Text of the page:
Goats are marvellous, wonderful creatures in addition to being highly edible. Their eyes are only one of many amazing adaptations. I've heard of those adaptations but someone more knowledgeable than me should talk about them; my primary interest in goat is how well they go with potatoes and a little mint sauce. ;)

My father’s father kept goats. Among other things, he said they climbed trees.

George
2017-Sep-25, 01:44 PM
My fatherís father kept goats. Among other things, he said they climbed trees.

22652

I wonder what squirrels call them?

Trebuchet
2017-Sep-25, 02:45 PM
Goats in Trees Calendars (https://www.amazon.com/s/ref=nb_sb_ss_i_3_13?url=search-alias%3Daps&field-keywords=goats+in+trees+calendar&sprefix=goats+in+tree%2Caps%2C214&crid=2NS450I86IY0K) are a thing!

George
2017-Sep-25, 06:59 PM
Goats in Trees Calendars (https://www.amazon.com/s/ref=nb_sb_ss_i_3_13?url=search-alias%3Daps&field-keywords=goats+in+trees+calendar&sprefix=goats+in+tree%2Caps%2C214&crid=2NS450I86IY0K) are a thing!
The cliff notes aren't bad either.

22654

Swift
2017-Sep-25, 07:38 PM
22652

I wonder what squirrels call them?
Squirrels also call them trees. :p

George
2017-Sep-25, 08:12 PM
Squirrels also call them trees. :p

But the goats must drive them nuts! Hmmm, maybe that explains some things. ;)

Darrell
2017-Sep-26, 07:14 PM
For any late readers still interested in this discussion, here is a link to an article by a biologist which relates a recent paper about pupil shapes in animals. The article includes a link to the actual paper and touches on the hilights of the study. It's very interesting! Turns out that pupil shape is a bit more complicated than many people might think.

Why do animal species vary so much in the shape of pupils in their eyes? (https://whyevolutionistrue.wordpress.com/2015/08/10/why-do-animal-species-vary-so-much-in-the-shape-of-pupils-in-their-eyes/)

An excerpt from the article / study regarding vertical slit pupils.


That said, the advantage of having a vertical slit, for complicated optical reasons, diminishes as the eye gets higher off the ground. So the authors made and tested a prediction made from theoretical considerations:


We predict, therefore, that shorter frontal-eyed, ambush predators will be more likely to have a vertical-slit pupil than taller animals in that niche.

We evaluated this prediction by examining the relationship between eye height in these animals and the probability that they have a vertically elongated pupil. There is indeed a striking correlation among frontal-eyed, ambush predators between eye height and the probability of having such a pupil. Among the 65 frontal-eyed, ambush predators in our database, 44 have vertical pupils and 19 have circular. Of those with vertical pupils, 82% have shoulder heights less than 42 cm. Of those with circular pupils, only 17% are shorter than 42 cm.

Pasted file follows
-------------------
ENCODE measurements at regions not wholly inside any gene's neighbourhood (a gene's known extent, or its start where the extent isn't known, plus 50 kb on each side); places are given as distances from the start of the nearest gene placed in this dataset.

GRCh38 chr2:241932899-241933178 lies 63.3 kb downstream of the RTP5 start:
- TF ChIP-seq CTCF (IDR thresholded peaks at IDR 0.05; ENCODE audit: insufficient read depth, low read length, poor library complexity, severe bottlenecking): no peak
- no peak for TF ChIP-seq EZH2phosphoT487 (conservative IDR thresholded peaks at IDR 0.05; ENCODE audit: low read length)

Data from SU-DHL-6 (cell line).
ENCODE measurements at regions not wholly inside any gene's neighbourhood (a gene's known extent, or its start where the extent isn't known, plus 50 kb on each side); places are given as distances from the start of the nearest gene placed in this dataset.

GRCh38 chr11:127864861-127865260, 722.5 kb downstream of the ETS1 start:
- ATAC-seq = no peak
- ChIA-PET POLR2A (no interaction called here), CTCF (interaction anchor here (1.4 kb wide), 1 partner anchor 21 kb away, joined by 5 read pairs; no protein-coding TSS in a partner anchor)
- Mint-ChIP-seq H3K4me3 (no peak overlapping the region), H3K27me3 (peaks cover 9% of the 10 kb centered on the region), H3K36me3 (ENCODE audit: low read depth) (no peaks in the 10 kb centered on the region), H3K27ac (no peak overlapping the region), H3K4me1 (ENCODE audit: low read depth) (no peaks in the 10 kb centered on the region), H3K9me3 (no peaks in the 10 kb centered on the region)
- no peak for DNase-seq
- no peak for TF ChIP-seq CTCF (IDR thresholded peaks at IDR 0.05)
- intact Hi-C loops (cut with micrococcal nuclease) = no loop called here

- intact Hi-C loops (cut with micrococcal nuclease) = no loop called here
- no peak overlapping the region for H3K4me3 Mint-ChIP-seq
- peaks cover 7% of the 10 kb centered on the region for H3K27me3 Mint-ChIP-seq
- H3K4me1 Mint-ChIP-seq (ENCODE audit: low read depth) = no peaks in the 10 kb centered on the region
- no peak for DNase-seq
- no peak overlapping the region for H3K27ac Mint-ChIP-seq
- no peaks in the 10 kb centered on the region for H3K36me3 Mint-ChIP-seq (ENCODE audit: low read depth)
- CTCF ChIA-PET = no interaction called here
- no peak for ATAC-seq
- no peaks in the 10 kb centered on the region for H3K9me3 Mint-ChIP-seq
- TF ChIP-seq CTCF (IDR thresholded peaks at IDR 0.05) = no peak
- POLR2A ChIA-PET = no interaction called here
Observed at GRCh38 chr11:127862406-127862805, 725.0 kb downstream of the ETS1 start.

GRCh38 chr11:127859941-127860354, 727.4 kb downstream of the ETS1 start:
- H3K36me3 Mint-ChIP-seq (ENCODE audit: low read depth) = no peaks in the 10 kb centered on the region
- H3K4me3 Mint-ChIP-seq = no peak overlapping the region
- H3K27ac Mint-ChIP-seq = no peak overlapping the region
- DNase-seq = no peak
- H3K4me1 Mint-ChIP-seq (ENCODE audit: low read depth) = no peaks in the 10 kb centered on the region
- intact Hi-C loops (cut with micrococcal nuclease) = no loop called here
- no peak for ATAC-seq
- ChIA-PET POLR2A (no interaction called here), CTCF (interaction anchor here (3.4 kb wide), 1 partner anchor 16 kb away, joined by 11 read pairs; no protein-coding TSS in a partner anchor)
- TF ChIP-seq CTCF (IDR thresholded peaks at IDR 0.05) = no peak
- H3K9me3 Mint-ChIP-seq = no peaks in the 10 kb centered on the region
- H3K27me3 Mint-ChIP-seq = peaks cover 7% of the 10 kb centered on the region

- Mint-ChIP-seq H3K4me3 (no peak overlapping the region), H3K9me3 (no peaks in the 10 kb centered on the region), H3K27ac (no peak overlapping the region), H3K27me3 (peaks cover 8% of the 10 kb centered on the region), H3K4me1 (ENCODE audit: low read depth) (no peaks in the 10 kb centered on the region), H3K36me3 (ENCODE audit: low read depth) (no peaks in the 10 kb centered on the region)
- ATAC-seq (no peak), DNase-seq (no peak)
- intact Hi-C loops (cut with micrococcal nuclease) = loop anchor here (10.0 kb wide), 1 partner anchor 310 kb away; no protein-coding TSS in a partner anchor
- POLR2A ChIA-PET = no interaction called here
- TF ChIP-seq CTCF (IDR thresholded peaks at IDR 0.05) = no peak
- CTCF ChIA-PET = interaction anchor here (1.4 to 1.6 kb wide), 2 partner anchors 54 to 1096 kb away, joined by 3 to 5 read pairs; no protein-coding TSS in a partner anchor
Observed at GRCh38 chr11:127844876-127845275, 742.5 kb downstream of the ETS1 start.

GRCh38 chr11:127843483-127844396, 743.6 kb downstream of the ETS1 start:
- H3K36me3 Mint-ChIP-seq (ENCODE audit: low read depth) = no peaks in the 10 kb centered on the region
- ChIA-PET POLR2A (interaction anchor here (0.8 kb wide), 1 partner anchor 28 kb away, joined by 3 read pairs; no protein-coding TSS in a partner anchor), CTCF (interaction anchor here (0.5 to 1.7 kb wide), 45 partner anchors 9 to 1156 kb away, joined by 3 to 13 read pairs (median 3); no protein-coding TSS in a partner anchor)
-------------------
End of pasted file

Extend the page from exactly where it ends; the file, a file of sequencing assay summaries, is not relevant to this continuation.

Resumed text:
Nearly all birds have circular pupils. The relationship between height and pupil shape offers a potential explanation. A near and foreshortened ground plane is not a prominent part of birdsí visual environment. The only birds known to have a slit pupil (and it is vertically elongated) are skimmers [Rynchopidae]. . .

Foxes, for example, have vertically slit pupils, but the taller wolves have round ones.

swampyankee
2017-Sep-27, 12:05 AM
But the goats must drive them nuts! Hmmm, maybe that explains some things. ;)

Goats are expanding into the niche once held by squirrels.

PetersCreek
2017-Sep-27, 12:27 AM
Goats are expanding into the niche once held by squirrels.

Then I'm gonna need a bigger live trap.

George
2017-Sep-27, 08:22 PM
Goats are expanding into the niche once held by squirrels.
How will squirrels adapt to their new abused environment?

This should be investigated as an evolutionary anomaly. Surely we can help the squirrels with all this by proper analysis, perhaps establishing a possible trend toward species extinction.
1) Are these all nannies avoiding billies? Whether some are recent wethers might be applicable. Speaking of weather...
2) Were there any flood predictions?
3) How much better is their view from up there? Were they lost like Bilbo?
4) Did they eat anything out of the ordinary like footballs?
5) Are they making any political statement that we or squirrels should be aware?
6) Did they read the old Llama thread here and get jealous?

WaxRubiks
2017-Sep-28, 12:36 AM
I think it points towards the extinction of a tree which reached into the sky where goats used to climb to Goat Land....now they just climb any old tree and don't know why...